Travel Sickness and Vomiting: Motion Sickness Causes and Treatment

London: Going on holiday is lovely, but getting there rarely is. How often have you heard the dreaded words, ‘I’m going to be sick’ from the back seat of the car? Motion sickness is common and can affect as many as one in three people, particularly children. It’s caused by conflicting information that is sent to your brain from your senses.

For example, when your surroundings, such as the inside of a car, appear steady, while the fluid in your inner ear, which is responsible for balance, tells you that you’re moving. This triggers symptoms such as nausea, salivation, sweating, dizziness and vomiting. Travel sickness can also happen with rough seas or flight turbulence, with symptoms worse for pregnant women experiencing morning sickness, and it’s a huge problem for astronauts, too.
Motion Sickness Causes and Treatment

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Even watching an IMAX movie close up can leave me feeling queasy, due to the disconnect between what I’m watching on the screen and my balance system. For a young child, whose senses are more easily scrambled by these confusing messages, this can be especially nausea-inducing. They are focused on the world inside the car – a book, toy or video game – while their inner-ear fluid is swirling around, telling them they are on the move.

The most common causes of car sickness are reading, travelling in a small vehicle, bumpy or winding roads, sitting in the back seat and facing backwards. Here are some tips on how to manage it…
To Prevent it:

Drive steadily, slow down before corners and avoid sudden movements. If your child is particularly prone to motion sickness, it can help to put them in the front seat – looking through the windscreen helps them make better sense of the conflicting signals and sensations. But this can be a difficult choice as we know it’s safer to sit children in the back and to remain rear-facing for as long as possible. Children aged between three and 12, up to the height of 135cm, are allowed to sit in front of a booster, but you need to push the seat as far back as possible from the airbag.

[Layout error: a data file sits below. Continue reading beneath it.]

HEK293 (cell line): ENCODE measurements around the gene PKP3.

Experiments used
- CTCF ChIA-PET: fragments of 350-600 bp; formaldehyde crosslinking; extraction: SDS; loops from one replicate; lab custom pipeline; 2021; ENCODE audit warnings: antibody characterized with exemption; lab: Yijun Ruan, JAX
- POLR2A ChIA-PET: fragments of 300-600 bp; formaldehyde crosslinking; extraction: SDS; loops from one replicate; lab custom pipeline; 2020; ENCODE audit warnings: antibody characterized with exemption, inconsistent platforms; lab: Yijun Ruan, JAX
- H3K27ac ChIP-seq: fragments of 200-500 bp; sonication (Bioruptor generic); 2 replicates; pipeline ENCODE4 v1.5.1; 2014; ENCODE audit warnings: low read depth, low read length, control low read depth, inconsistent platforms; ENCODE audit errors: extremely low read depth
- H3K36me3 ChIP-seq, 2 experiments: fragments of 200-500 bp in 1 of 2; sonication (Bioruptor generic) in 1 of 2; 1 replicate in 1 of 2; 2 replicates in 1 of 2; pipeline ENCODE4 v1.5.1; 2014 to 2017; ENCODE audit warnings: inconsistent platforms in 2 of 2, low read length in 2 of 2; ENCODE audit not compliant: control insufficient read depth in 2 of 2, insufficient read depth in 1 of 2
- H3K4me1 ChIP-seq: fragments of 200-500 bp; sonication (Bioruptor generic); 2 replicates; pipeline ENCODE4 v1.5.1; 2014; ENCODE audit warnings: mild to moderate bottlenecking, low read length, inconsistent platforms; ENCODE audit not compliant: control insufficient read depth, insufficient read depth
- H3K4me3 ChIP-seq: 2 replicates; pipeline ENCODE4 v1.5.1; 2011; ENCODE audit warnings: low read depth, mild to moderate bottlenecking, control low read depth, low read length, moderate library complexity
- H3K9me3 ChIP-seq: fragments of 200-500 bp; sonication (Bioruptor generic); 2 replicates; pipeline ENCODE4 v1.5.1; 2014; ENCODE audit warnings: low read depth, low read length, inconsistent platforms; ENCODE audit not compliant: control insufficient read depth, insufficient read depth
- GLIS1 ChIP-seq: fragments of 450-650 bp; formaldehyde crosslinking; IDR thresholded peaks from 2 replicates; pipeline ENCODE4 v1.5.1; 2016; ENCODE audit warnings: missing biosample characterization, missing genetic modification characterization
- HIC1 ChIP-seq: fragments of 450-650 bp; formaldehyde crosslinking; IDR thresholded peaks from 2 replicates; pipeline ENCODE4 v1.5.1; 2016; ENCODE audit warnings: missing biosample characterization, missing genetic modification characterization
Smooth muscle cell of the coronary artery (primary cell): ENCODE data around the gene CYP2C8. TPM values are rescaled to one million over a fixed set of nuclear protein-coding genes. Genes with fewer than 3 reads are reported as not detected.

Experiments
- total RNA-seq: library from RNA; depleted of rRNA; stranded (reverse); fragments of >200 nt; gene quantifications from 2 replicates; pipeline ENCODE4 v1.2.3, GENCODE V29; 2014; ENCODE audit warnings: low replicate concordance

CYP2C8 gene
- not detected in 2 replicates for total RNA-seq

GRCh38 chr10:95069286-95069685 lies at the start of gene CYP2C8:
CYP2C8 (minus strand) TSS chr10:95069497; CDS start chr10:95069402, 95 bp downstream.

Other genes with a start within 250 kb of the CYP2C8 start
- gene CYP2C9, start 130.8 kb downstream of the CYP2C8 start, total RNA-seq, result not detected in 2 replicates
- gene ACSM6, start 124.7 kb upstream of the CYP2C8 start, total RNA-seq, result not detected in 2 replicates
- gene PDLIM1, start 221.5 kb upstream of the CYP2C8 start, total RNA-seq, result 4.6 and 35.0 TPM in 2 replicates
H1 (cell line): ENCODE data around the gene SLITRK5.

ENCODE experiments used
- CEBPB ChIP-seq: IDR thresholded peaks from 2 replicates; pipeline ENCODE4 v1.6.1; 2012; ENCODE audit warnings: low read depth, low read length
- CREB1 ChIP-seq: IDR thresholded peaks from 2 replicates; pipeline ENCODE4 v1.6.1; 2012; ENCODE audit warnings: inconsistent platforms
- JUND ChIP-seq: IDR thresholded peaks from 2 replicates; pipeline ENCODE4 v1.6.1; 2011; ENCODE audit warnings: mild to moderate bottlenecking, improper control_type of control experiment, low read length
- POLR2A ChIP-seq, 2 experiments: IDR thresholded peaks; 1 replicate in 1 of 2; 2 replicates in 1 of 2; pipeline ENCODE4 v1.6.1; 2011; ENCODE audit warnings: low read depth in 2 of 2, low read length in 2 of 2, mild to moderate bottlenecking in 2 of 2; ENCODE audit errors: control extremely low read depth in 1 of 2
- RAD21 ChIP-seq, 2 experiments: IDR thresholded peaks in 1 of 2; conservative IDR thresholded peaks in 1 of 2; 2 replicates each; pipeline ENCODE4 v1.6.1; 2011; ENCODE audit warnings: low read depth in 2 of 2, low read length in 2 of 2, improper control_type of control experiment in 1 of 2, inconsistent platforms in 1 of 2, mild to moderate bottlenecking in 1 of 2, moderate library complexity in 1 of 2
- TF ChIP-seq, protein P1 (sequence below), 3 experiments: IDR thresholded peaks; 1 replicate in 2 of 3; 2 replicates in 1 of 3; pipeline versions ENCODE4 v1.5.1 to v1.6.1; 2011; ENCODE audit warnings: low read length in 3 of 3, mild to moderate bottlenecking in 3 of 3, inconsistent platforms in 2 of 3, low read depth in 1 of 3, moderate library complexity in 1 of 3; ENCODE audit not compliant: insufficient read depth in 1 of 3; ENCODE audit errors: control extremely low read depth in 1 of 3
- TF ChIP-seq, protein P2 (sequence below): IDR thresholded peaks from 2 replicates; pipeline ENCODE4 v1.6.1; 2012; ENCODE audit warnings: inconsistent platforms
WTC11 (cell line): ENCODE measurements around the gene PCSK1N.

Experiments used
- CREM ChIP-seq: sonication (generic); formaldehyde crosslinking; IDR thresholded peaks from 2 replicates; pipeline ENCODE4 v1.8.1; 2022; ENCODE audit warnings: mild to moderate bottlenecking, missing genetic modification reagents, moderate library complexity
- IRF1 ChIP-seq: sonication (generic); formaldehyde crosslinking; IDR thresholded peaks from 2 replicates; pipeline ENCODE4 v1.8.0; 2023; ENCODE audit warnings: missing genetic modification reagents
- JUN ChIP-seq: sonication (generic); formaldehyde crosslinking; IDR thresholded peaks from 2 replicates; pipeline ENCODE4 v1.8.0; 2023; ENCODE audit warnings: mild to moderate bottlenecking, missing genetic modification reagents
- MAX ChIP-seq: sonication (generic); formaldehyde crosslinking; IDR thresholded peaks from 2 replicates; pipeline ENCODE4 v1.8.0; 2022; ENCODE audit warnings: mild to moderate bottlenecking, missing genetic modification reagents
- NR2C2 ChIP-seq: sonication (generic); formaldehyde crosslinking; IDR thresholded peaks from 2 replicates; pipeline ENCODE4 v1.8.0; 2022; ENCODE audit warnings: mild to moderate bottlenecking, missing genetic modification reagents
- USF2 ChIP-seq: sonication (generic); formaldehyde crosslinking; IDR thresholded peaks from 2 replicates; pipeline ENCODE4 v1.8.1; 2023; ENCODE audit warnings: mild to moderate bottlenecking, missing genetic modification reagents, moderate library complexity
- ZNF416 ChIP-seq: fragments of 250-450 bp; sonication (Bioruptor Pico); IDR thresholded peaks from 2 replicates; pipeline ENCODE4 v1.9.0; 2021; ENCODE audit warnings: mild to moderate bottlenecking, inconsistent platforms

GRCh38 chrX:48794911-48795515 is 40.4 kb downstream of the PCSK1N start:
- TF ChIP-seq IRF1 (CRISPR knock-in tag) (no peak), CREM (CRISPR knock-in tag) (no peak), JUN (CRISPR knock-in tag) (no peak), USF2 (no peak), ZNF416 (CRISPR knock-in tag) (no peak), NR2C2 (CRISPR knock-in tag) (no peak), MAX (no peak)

The car seat should also raise your child so they can look out of the window more easily. Never put a rear-facing child seat in the front. Distract children with music or an audiobook instead of letting them watch videos or read books. Sing songs or play travel games such as I-spy, as this keeps them looking outside the car. Open the window, keep the temperature cool and take frequent breaks.

As soon as symptoms occur, stop the car if you can, let them get out and walk around. My daughter would feel better after lying flat on her back like a starfish for a few minutes, which led to some strange looks at service stations. And obviously, try to avoid having a heavy meal before travelling – it’s much better to eat light and stay hydrated.
Be prepared:

Keep a bowl or container, a towel and biodegradable wipes to hand. Chewing gum, as well as natural remedies such as ginger tablets or peppermint, can alleviate nausea, while some people use acupressure bands such as Sea-Band. Travelling at night often helps.
To treat it:

Cinnarizine tablets, such as Stugeron, work by reducing stimulation of the ear’s balance organ and can be taken from five years old. It should last up to eight hours and sucking the tablet makes it work faster. Hyoscine hydrobromide, such as Kwells, also works on balance, as well as the vomiting centre, and can be used by children from ten years old. For severe sickness, a scopolamine patch can be used, which lasts up to three days, but these medications can cause tiredness and a dry mouth, so always read the instructions.